Ruby Tip: How to Finish a Method After an Interrupt, Before Exiting | by Nick Francisci | Apr, 2022

Photograph by Thomas Bormans on Unsplash

Congratulations! You’ve been employed on the up-and-coming startup Scorching Muffins for Scorching Takes. Your small business is to seek out the very best new tweets and ship the writer pancakes. Don’t fear about income: we’ll determine that out later.

Diagram showing a tweet, “Pencils are just pens working on their self confidence” followed by a picture of pancakes
The bulletproof enterprise mannequin of your startup. Pancake photo by Ash from Pexels

Your small business relies upon upon the truth that your muffins arrive freshly made. No person likes chilly pancakes. Chilly pancakes are the important thing downside you had been employed to resolve. Enable me to clarify.

Scorching Muffins gainfully employs tweet-finding English-majors who submit the tweets to an online app. Nonetheless, the hard-working community of pancake cooks depend on a venerable workstation program named Po’s Pancake Social gathering (PPP). Po’s software program accepts new orders by means of an area community API after which distributes the orders to your cooks by means of a mix of telnet and service pigeons.

In some way it’s a must to get orders from the web to PPP, however you’re fairly certain nothing good will come from forwarding public web visitors by means of your firewall to a 15-year-old piece of proprietary software program. So that you give you a distinct method.

Since you don’t need to expose PPP to the web, you want an middleman to question one thing on-line for brand new orders after which insert them into PPP. You can question the web-app, however then it’s a must to determine how your web-app will hold monitor of which orders are entered into PPP.

As a substitute, you arrange the web-app to make use of an internet queuing service like Amazon SQS. You’ll question the queue through a repeatedly looping Ruby script operating on PPP’s workstation. The script does the next.

  1. Get Request: Question for a brand new order request within the on-line queue. When the queuing service responds, it additionally hides the request from different queries (eg. from different copies of your script) for a minute. SQS calls this a visibility timeout.
  2. Create Order: Upon receiving a message, create order in PPP through its native community API
  3. Acknowledge Request: Mark the request within the queue as processed in order that it received’t be reprocessed when the visibility timeout expires.

General, this implementation could emulate one thing like this:

❯ ruby naive.rb      
[INFO 2022-04-04 20:53:02 -0400] #--- Beginning Employee Program ---#
[INFO 2022-04-04 20:53:02 -0400] Begin operation, iteration 0. Half one: Eg. we would lengthy ballot for messages right here
[INFO 2022-04-04 20:53:07 -0400] Operation half two. Eg. we would course of messages right here.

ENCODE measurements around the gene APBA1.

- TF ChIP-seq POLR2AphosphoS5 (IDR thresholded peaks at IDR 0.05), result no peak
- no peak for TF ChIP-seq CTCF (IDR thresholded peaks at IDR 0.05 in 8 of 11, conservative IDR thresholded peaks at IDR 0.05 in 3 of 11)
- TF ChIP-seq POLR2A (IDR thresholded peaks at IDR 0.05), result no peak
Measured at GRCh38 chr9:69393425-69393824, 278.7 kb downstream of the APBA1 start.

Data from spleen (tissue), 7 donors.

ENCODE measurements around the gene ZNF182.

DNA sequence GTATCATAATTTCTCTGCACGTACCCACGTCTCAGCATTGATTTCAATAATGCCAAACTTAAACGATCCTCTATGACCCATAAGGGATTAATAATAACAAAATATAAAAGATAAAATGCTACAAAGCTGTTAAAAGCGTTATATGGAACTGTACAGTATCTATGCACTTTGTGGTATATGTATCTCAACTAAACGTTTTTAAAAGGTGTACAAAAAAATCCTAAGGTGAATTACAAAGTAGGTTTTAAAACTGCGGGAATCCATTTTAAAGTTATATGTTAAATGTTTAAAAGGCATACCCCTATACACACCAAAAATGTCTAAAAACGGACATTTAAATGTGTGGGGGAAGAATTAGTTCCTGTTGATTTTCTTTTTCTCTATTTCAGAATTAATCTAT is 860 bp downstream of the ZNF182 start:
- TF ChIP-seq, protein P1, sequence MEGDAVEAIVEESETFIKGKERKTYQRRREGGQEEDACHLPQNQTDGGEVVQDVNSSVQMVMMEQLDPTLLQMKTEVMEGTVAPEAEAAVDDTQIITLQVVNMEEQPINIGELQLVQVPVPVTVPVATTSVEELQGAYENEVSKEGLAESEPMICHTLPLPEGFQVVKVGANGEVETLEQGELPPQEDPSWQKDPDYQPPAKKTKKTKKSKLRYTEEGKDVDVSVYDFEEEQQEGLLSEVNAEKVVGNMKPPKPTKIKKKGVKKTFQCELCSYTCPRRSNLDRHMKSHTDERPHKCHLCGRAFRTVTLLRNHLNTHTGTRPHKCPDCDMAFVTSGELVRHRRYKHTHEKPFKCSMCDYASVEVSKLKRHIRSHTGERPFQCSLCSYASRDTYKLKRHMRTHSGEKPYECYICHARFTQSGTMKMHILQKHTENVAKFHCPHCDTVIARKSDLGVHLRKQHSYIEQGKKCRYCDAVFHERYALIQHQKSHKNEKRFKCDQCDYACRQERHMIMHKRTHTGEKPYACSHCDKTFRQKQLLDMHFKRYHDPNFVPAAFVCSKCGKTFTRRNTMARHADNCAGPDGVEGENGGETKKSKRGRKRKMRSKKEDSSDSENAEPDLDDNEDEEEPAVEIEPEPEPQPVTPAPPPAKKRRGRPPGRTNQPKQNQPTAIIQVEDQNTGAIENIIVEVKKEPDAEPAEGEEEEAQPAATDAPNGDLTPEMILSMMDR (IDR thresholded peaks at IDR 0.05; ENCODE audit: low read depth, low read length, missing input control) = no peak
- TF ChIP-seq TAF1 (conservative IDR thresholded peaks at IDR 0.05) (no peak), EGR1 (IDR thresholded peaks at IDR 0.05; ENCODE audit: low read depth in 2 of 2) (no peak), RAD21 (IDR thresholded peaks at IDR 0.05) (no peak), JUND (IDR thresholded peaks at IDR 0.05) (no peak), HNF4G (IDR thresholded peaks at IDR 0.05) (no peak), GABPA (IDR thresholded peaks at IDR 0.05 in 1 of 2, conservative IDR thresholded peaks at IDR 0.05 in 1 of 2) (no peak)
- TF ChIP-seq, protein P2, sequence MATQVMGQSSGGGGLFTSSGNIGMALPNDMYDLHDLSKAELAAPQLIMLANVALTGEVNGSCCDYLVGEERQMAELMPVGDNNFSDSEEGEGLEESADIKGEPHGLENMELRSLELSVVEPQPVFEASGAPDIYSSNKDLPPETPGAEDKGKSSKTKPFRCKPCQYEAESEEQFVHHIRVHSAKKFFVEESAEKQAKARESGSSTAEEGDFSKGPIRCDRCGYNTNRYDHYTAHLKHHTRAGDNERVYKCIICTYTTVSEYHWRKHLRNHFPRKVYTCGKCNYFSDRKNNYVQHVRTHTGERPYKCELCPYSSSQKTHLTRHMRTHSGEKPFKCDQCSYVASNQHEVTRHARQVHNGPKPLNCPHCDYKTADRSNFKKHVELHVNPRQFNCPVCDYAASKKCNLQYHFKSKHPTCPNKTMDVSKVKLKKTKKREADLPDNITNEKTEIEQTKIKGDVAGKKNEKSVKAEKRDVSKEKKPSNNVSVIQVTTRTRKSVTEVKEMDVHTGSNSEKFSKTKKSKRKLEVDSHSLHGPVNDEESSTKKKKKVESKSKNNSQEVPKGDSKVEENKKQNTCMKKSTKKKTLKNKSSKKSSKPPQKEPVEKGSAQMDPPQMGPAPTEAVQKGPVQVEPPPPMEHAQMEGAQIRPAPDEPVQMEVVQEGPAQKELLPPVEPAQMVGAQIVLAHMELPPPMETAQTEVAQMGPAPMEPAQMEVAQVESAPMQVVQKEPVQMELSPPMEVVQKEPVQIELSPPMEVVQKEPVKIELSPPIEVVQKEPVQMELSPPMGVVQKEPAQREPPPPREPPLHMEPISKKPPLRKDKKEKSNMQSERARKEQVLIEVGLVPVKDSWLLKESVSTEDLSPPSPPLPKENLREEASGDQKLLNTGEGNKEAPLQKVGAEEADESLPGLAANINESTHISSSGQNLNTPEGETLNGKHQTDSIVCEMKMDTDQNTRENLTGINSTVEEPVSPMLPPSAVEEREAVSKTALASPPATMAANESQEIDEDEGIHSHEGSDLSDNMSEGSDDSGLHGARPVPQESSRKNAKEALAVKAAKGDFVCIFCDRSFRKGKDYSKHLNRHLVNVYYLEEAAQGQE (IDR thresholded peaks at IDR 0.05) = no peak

[INFO 2022-04-04 20:53:08 -0400] Operation half three. Eg. we would acknowledge the message as processed right here.
[INFO 2022-04-04 20:53:09 -0400] Operation, iteration 0, full.
[INFO 2022-04-04 20:53:09 -0400] Begin operation, iteration 1. Half one: Eg. we would lengthy ballot for messages right here
...

Simple.

Wait. What if step 2, ‘create order’, succeeds however the script crashes or exits earlier than step 3, ‘acknowledge’? We’d have created order however left the request on the requests queue.

We’d reprocess the message once we begin the script again up. We’d create not less than two orders.

Okay, effectively what if we modify the order of our operations? We may mark the message as processed as quickly as we obtain it and then create an order in PPP.

Nonetheless, if the crash happens after we acknowledge the request however earlier than we create the order, no order will ever be created. Somebody received’t get their pancakes!

You determine it’s much less dangerous to ship two orders of pancakes than none in any respect and stick to the unique order of operations. However a number of pancake orders per tweet isn’t excellent. This duplicate-pancake challenge will happen if the script a) crashes or b) exits throughout this ‘crucial part’ of the code.

Right here’s the excellent news: all of the actors concerned on this downside (the Scorching Muffins net app, SQS, and Po’s Pancake Social gathering) are fairly mature packages which can be unlikely to have breaking modifications or bugs that have an effect on your script. So long as you may get the script working within the first place, it’s going to most likely proceed to work. Script crashes are unlikely.

Script exits are very probably. They’ll happen each time the workstation restarts or somebody tries to stop your ruby script. Nonetheless, script exits are additionally in your management! Earlier than exiting, a well-behaved working system will ship you a message and provides you a chance to wash up. So, not less than for regular exits, you ought to have the ability to end processing the crucial part earlier than exiting this system.

A ‘regular’ exit right here means one through which the working system offers this system a possibility for a sleek exit. In UNIX bash these conditions can be one the place a program is distributed SIGINT, SIGTERM, or SIGQUIT however not SIGKILL or SIGSTOP. In case you’re a Home windows consumer, this is able to be the distinction between if you shut a program (a sleek exit) and if you get the Program Not Responding dialog and click on “Finish Now”.

If we exit our program partway by means of, it seems like this:

❯ ruby naive.rb      
[INFO 2022-04-04 20:53:02 -0400] #--- Beginning Employee Program ---#
[INFO 2022-04-04 20:53:02 -0400] Begin operation, iteration 0. Half one: Eg. we would lengthy ballot for messages right here
[INFO 2022-04-04 20:53:07 -0400] Operation half two. Eg. we would course of messages right here.
[INFO 2022-04-04 20:53:08 -0400] Operation half three. Eg. we would acknowledge the message as processed right here.